“Not a Domestic Goddess!”
I was re-reading a favorite childhood book a while ago, and came to a section describing two little girls being taught to sew, not by their mothers or grandmothers, but in elementary school. The passage made me grin wryly. Taught to sew. In elementary in school. Imagine that.
Now, I was taught to sew, and to embroider, by my mother, who was a master at both arts. Although I never achieved her degree of skill, I got pretty good at both. Later, my grandmother taught me to crochet, and until carpal tunnel took over, I enjoyed all three domestic arts. As a young woman, I actually sewed an entire full-length barred muslin gown by hand, without a machine, and a plaid jumpsuit, as well. The medallion lace which trimmed the entire border of my six foot wedding veil was added laboriously, stitch by stitch, by hand. For years I crocheted endless afghans and baby blankets; my daughter still uses the Christmas tree skirt I crocheted in my 20s.
Despite this fact, though, I never learned any of this—not cooking, cleaning, budgeting, marketing, nor, in fact, anything connected with keeping a household up and running–in school. In fact, I once shocked a fellow student at my high school by being unable to follow a teacher’s directions to take some materials up to a certain room in our vast and sprawling building complex. “Go up toward the home ec rooms,” the teacher’s directions began, and I had to stop her immediately. “I don’t know where the home ec rooms are,” I interrupted. The female student standing beside her was flabbergasted. “You don’t know where the home ec rooms are?!” she exclaimed. I noticed a slight, odd smile on the teacher’s face as I snapped back, “No, because I never took home ec! I learned at home.”
The subject, on which I was now a little testy, arose again a week or so before graduation, when I went to the school office to determine my class standing (in the top ten percent of my enormous graduating class, as it happened). The counselor, smiling, gave me my number—I think it was 72—saying, “Well, you’re right up there, aren’t you?” Standing next to him, the popular, pretty, smug student office volunteer, snapped, “I’m ahead of her!” The counselor started to murmur something about how to praise one was not to belittle another, when I, in a rare burst of outraged courage, stood up to the Mean Girl. “Yeah, but my score is based on real classes, not four years of home economics!” Then I blushed and darted away. Standing up for myself was too uncomfortably unfamiliar an experience.
However, I find it’s true that these things tend to skip a generation. The kindest thing one might call my daughter is “Not a Domestic Goddess” (and that’s just fine; at least she doesn’t suffer from my dreaded OCD house cleaning compulsion!) This despite the fact that she did endure a semester of home economics while in middle school, learning helpful skills such as whipping up instant banana pudding. (She also suffered through a semester of shop class, which was equally calamitous. But I digress.)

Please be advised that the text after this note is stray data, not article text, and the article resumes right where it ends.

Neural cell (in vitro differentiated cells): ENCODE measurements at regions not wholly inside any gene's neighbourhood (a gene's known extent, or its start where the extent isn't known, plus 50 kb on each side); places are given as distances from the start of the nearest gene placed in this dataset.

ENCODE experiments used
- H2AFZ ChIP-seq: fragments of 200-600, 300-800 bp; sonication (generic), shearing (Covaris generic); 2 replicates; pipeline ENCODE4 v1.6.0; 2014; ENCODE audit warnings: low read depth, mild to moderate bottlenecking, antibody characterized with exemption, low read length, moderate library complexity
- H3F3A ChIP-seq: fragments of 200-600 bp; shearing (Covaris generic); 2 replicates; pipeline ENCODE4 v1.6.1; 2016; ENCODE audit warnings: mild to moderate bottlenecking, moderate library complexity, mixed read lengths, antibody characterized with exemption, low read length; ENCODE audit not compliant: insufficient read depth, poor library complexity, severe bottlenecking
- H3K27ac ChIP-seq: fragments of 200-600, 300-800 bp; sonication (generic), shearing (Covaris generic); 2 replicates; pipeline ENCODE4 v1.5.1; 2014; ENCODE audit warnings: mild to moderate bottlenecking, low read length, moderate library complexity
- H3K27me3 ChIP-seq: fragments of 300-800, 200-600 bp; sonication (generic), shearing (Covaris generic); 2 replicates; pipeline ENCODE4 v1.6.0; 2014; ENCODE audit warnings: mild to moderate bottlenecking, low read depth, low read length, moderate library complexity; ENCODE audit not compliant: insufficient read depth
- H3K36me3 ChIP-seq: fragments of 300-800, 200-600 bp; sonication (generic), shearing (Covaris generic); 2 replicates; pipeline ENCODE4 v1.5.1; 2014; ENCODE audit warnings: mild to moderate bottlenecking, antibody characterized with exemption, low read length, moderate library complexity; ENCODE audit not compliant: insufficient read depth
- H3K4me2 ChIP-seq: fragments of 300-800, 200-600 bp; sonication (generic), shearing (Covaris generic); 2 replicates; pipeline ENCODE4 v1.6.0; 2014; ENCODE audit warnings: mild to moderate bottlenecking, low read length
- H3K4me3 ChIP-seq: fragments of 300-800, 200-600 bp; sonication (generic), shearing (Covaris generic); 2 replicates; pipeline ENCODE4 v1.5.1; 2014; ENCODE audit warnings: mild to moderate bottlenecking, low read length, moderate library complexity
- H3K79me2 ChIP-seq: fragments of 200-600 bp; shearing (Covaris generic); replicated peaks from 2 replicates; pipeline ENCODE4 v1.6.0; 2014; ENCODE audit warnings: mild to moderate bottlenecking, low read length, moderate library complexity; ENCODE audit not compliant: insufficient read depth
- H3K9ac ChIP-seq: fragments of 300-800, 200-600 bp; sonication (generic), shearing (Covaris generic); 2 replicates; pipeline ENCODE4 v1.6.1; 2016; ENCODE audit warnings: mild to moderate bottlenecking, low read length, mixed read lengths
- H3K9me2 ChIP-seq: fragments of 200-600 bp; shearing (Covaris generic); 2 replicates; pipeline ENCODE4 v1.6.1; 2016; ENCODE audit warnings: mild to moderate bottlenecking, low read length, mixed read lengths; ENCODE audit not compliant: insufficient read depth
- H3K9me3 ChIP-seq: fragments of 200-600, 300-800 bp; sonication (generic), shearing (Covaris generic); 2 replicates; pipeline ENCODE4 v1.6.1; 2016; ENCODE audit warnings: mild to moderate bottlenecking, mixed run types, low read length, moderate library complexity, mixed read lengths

Home ec class was, for my beloved offspring, one disaster after another. Instant banana pudding was, in fact, just about her only success. She failed at sewing on buttons; the bobbin popped out of the case when she tried to insert it in the machine and rolled wildly across the classroom floor, unwinding as it went. She loathed the teacher (see “Teachers Good and Bad, Part 1”, January 22, 2018) and the feeling was mutual.
The breaking point came when she, enduring anguish over my divorce from her father, desperately needed help. Her guidance counselor suggested that a new group counseling program the school had established might be valuable to my child; the only catch being that she would have to miss some of her home ec classes in order to attend counseling sessions. Considering this to be a blessing, not a problem, I readily agreed.
The counseling sessions began to make an immediate difference to my daughter’s emotional health (and launched her on her eventual career as a mental health counselor), but also an immediate difference in her already pathetic performance in home ec class. Finally, the Teacher From Hell cornered her one afternoon, telling her, “I don’t know what it is you’re going through, but if you keep missing classes for counseling, you’re not going to pass.”
Daughter, wrathful and devastated, came home and reported TFH’s remarks to me.
But 28 years had passed since the day when I, confronted by Mean Girl in the school counseling office, blushed and hurried away from my rare burst of self defense. I was on the phone immediately with the school counselor, reporting TFH’s remarks to my suffering child. “If there is any class I care nothing about her passing, it would be home ec!” I stormed, and the school counselor agreed.
My child continued with her group counseling, and still somehow managed to pass home ec, slipping through by the skin of her teeth, but making it nonetheless.
Anyway, all this came back to me as I reread my favorite childhood book the other day. I smiled to myself, knowing that home economics classes have gone, are going, the way of the Dodo. And that, I feel quite sure, is a very, very good thing.
I described that favorite childhood book in the blog post “Miss Happiness and Miss Flower”, published April 22, 2020. If you’d like to read it, you can locate it in the Archives, below.